From the February 2013 issue of Futures Magazine • Subscribe!

How to leverage market contango and backwardation

While the word contango may sound mysterious, it is used to describe a fairly normal pricing situation in futures. A market is said to be in contango when the forward price of a futures contract is above the expected future spot price. Normal backwardation, which is essentially the opposite of contango, occurs when the forward price of a futures contract is below the expected future spot price. Because contango and backwardation are known states in the market, traders can employ strategies that attempt to exploit them.

Contango and backwardation are frequently seen in commodity markets where certain factors prompt the price discrepancy between expected future spot prices and the price of futures contracts. Here, we will introduce the two market states of contango and normal backwardation, explain why they happen and how they affect futures traders.

Back to basics

A brief review of exactly what a futures contract is can be helpful when trying to understand contango and backwardation. A futures contract is a legally binding agreement to buy or sell a specified financial instrument or physical commodity at a predetermined price in the future. The buyer of a futures contract (who is long the contract) expects price to increase, while the seller (who is short the contract) anticipates that price will decrease. A futures contract is an obligation to do something in the future.

Some futures contracts are settled in cash, while others call for physical delivery. Many commodity futures are physically delivered; however, market participants can hedge or speculate in the contract without ever taking physical delivery by entering an offsetting position before the contract expiration date.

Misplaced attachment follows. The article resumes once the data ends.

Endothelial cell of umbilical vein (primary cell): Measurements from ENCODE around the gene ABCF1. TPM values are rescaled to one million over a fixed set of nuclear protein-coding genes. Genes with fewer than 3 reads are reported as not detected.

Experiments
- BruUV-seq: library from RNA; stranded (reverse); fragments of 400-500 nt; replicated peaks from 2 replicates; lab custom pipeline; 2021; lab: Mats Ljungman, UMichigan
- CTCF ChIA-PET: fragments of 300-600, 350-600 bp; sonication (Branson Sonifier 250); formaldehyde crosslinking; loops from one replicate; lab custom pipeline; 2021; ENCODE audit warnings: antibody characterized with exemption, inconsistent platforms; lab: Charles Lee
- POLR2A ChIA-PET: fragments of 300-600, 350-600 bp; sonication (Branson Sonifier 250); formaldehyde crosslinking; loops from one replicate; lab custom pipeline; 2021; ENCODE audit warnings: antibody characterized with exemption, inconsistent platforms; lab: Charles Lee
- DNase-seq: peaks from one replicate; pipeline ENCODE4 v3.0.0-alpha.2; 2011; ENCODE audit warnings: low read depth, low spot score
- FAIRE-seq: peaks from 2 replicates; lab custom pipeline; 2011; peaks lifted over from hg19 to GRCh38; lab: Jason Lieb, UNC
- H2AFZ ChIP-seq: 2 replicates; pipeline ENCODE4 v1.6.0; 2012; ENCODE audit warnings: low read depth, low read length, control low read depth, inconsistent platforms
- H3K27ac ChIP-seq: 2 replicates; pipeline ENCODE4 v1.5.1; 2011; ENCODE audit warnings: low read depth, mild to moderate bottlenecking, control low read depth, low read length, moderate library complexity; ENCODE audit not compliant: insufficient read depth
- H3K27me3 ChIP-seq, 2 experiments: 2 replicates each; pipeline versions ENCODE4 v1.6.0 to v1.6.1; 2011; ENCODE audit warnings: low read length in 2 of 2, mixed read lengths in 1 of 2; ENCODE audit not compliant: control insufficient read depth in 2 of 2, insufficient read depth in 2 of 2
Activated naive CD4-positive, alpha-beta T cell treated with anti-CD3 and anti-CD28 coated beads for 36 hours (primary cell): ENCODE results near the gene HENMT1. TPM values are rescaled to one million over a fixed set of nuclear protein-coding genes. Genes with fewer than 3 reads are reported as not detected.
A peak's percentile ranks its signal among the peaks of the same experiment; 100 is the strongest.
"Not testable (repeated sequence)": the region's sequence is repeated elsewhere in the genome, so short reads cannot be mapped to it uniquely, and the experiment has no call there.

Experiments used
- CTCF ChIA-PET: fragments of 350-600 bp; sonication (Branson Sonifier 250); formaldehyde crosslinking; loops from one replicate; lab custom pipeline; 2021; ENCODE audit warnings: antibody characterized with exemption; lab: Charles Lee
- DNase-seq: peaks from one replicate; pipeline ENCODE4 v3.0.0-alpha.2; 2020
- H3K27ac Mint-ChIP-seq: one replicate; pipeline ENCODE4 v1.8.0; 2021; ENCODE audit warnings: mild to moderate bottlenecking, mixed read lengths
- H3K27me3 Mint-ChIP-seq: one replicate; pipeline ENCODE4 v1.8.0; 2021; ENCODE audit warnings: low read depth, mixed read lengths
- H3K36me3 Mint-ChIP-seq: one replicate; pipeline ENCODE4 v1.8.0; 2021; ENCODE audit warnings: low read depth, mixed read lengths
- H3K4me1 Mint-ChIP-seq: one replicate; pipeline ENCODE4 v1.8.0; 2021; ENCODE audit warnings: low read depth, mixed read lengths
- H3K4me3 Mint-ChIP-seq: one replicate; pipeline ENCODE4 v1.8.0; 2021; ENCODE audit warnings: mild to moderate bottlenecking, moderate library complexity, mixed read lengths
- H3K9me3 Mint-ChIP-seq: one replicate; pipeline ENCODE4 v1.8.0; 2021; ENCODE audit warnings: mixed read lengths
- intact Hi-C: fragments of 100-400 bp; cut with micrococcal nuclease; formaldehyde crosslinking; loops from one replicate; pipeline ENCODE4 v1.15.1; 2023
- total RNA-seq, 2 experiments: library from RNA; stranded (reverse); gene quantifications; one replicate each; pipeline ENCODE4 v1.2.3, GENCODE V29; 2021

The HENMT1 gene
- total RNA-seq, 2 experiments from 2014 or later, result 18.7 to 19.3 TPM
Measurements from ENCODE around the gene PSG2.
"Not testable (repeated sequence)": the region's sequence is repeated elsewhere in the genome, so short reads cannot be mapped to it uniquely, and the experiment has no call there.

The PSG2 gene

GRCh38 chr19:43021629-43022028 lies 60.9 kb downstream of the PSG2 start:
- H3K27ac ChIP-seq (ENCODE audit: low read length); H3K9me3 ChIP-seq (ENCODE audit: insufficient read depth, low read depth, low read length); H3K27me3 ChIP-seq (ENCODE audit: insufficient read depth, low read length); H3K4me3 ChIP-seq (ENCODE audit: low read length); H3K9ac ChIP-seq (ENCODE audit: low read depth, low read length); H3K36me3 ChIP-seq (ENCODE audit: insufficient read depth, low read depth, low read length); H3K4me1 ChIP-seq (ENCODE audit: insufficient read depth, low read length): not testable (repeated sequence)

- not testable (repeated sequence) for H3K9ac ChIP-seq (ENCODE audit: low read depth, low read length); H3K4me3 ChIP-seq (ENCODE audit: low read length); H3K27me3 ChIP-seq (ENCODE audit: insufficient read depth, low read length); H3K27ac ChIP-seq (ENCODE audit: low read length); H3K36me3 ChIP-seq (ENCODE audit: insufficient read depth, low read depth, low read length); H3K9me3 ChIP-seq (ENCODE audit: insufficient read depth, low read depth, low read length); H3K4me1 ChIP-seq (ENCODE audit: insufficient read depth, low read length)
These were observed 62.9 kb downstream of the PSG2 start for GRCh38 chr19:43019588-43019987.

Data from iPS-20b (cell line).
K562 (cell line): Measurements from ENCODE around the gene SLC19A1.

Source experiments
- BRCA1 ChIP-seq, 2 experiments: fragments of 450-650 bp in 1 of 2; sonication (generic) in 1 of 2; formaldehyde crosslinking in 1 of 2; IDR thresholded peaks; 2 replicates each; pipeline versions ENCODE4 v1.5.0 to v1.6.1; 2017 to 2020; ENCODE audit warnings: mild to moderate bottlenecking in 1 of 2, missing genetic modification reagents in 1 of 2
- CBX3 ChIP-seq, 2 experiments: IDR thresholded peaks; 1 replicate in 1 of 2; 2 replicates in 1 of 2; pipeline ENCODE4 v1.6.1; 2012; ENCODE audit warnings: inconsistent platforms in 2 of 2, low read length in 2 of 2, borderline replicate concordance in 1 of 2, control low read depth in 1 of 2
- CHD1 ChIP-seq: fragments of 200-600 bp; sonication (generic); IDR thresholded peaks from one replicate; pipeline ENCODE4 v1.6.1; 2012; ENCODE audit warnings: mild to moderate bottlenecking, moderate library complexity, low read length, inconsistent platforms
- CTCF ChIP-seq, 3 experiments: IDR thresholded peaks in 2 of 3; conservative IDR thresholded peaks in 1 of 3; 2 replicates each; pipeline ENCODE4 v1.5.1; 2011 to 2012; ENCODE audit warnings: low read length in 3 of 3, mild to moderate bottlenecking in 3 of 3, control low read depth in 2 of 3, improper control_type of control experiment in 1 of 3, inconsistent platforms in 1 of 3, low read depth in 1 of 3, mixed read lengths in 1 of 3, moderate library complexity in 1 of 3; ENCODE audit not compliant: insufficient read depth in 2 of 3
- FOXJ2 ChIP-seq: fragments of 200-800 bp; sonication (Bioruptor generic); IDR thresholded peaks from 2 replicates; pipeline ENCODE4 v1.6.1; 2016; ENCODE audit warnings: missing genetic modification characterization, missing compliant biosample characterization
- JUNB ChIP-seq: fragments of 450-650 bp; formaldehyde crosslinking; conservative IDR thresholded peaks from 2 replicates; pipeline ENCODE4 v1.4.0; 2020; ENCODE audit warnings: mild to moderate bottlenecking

Commodities are bought and sold on two separate but associated markets: The cash market, which involves the buying and selling of physical commodities, and the futures market, which involves the buying and selling of a future obligation. In a cash market, transactions are settled on the spot (thus the name “spot” market), meaning that the exchange between the buyer and seller takes place in the present. An instrument’s spot price is its market price, or the price at which it could be bought or sold today (often the futures nearest expiration is considered the spot futures).

In a futures market, on the other hand, any exchange between the buyer and seller takes place at some predetermined time in the future. The various futures contracts (for example, the February 2013, March 2013 and April 2013 light sweet crude oil futures contracts) state the price that will be paid and the date of delivery. Few contracts result in physical delivery because most are closed with offsetting positions before expiration.

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